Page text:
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Diluit. Inplentur fussæ, et cava flumina crescunt
Virg. Georg. l. 1.
In the description of a storm, to figure Jupiter throwing down huge mountains with his thunderbolts, is hyperbolically sublime, if I may use the expression: the tone of mind produced by that image is so distant from the tone produced by a thick shower of rain, that the sudden transition must be unpleasant.
Objects of sight that are not remarkably great nor high, scarce raise any emotion of grandeur or of sublimity : and the same holds in other objects; for we often find the mind roused and animated, without being carried to that height. This difference may be discerned in many sorts of music, as well as in some musical instruments : a kettle-drum rouses, and a hautboy is animating; but neither of them inspires an emotion of sublimity: revenge animates the mind in a considerable degree; but I think it never produceth an emotion than can be termed grand or sublime ; and I shall have occasion afterward to observe, that no disagreeable passion ever has that effect. I am willing to put this to the test, by placing before my reader a most spirited picture of revenge: it is a speech of Antony wailing over the body of Cæsar:
Wo to the hand that shed this costly blood !
A curse shall light upon the kind of men ;
Domestic fury, and fierce civil strife,
Julius Cæsar, Act III. Sc. 4.
No desire is more universal than to be exalted and honoured: and upon that account chiefly are we ambitious of power, riches, titles, fame, which would suddenly lose their relish, did they not raise us above others, and command submission and deference;* and it may be thought that our attachment to things grand and lofty proceeds from their connexion with our favourite passion. This connexion has undoubtedly an effect : but that the preference given to things grand and lofty must have a deeper root in human nature, will appear from considering, that many bestow their time upon low and trifling amusements, without having the least tincture of this favourite passion: yet these very persons talk the same language with the rest of mankind, and prefer the more elevated pleasures : they acknowledge a more refined taste, and are ashamed of their own as low and grovelling. This sentiment, constant and universal, must be the work of nature; and it plainly indicates an original attachment in human nature to every object that elevates the mind :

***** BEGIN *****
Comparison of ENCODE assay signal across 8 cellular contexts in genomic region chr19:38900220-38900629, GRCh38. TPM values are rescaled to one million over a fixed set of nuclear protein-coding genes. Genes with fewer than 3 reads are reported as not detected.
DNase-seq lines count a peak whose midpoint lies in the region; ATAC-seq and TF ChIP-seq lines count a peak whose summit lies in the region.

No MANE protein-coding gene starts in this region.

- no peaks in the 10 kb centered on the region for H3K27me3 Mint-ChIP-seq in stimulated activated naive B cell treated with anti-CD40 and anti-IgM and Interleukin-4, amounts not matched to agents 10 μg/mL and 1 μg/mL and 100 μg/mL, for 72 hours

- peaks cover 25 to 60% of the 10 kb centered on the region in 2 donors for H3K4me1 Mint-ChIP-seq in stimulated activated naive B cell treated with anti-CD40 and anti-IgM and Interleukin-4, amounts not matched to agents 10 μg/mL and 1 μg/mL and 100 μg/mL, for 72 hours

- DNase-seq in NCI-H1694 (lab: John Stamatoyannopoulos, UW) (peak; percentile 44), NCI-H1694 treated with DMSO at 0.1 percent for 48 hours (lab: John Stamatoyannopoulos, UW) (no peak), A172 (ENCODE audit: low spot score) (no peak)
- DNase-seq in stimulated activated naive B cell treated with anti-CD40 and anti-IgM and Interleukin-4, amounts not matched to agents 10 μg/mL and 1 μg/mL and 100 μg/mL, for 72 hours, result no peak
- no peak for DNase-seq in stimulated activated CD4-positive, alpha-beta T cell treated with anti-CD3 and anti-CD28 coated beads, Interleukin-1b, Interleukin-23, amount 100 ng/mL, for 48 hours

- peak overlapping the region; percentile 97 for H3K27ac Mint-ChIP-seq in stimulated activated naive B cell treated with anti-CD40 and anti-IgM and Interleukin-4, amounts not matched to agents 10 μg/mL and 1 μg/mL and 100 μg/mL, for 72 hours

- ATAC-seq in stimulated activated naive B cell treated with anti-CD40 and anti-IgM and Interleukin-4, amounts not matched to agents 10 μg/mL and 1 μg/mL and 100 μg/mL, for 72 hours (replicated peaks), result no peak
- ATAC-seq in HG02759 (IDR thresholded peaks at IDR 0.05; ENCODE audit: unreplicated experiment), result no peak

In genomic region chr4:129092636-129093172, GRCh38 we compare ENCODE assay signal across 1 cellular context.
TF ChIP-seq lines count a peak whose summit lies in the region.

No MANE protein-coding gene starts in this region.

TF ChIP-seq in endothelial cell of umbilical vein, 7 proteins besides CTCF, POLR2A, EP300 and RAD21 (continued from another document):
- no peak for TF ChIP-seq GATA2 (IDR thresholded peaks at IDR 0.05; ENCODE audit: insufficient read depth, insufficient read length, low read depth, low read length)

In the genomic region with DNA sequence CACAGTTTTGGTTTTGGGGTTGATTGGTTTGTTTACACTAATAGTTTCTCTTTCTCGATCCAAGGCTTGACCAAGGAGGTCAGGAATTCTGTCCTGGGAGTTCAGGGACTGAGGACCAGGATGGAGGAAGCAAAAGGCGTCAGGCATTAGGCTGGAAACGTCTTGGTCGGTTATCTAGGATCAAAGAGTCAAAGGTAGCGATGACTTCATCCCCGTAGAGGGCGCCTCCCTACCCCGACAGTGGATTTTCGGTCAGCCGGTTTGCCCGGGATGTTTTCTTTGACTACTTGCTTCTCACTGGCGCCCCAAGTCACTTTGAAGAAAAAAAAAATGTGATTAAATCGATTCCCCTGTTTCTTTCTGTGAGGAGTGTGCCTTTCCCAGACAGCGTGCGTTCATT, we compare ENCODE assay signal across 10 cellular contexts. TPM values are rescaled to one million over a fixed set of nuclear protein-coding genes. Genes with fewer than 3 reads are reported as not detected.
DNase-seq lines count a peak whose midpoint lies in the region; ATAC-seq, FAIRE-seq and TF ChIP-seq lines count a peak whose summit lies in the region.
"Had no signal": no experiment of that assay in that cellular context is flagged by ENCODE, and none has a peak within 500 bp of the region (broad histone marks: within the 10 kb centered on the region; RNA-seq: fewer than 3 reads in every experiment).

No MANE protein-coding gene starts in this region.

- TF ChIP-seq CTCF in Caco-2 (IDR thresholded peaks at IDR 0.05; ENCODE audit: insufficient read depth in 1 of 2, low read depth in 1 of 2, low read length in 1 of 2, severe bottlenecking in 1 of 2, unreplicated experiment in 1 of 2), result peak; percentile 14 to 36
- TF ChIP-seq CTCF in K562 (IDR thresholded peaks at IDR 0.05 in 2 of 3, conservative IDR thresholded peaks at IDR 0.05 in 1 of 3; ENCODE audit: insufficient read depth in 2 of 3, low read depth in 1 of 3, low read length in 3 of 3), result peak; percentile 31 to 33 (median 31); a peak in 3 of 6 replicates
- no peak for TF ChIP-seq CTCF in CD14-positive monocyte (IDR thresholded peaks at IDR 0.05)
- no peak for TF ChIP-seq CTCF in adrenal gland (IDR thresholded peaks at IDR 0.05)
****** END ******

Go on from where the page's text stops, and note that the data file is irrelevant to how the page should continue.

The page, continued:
* Honestum per se esse expetendum indicant pueri, in quibus, ut in speculis, natura cernitur. Quanta studia decertantium sunt! Quanta ipsa certamina: Ut illi efferuntur lætitia, cum vicerunt! Ut pudet victos ! Ut se accusari nolunt! Ut cupiunt laudari! Quos illi labores non perferunt, ut æqualium principes sint! Cicero de finibus.
some men may have a greater relish for an object not of the highest rank; but they are conscious of the preference given by mankind in general to things grand and sublime: and they are sensible that their peculiar taste ought to yield to the general taste. What is said above suggests a capital rule for reaching the sublime in such works of art as are susceptible of it: and that is, to present those parts or circumstances only which make the greatest figure, keeping out of view every thing low or trivial; for the mind, elevated by an important object, cannot; without reluctance, be forced down to bestow any share of its attention upon trifles. Such judicious selection of capital circumstances, is by an eminent critic styled grandeur of manner. * In none of the fine arts is there so great scope for that rule as in poetry; which, by that means, enjoys a remarkable power of bestowing upon objects and events an air of grandeur: when we are spectators, every minute object presents itself in its order: but, in describing at second hand, these are laid aside, and the capital objects are brought close together. A judicious taste in thus selecting the most interesting incidents, to give them an united force, accounts for a fact that may appear surprising; which is, that we are more moved by a spirited narrative at second hand, than by being spectators of the event itself, in all its circumstances.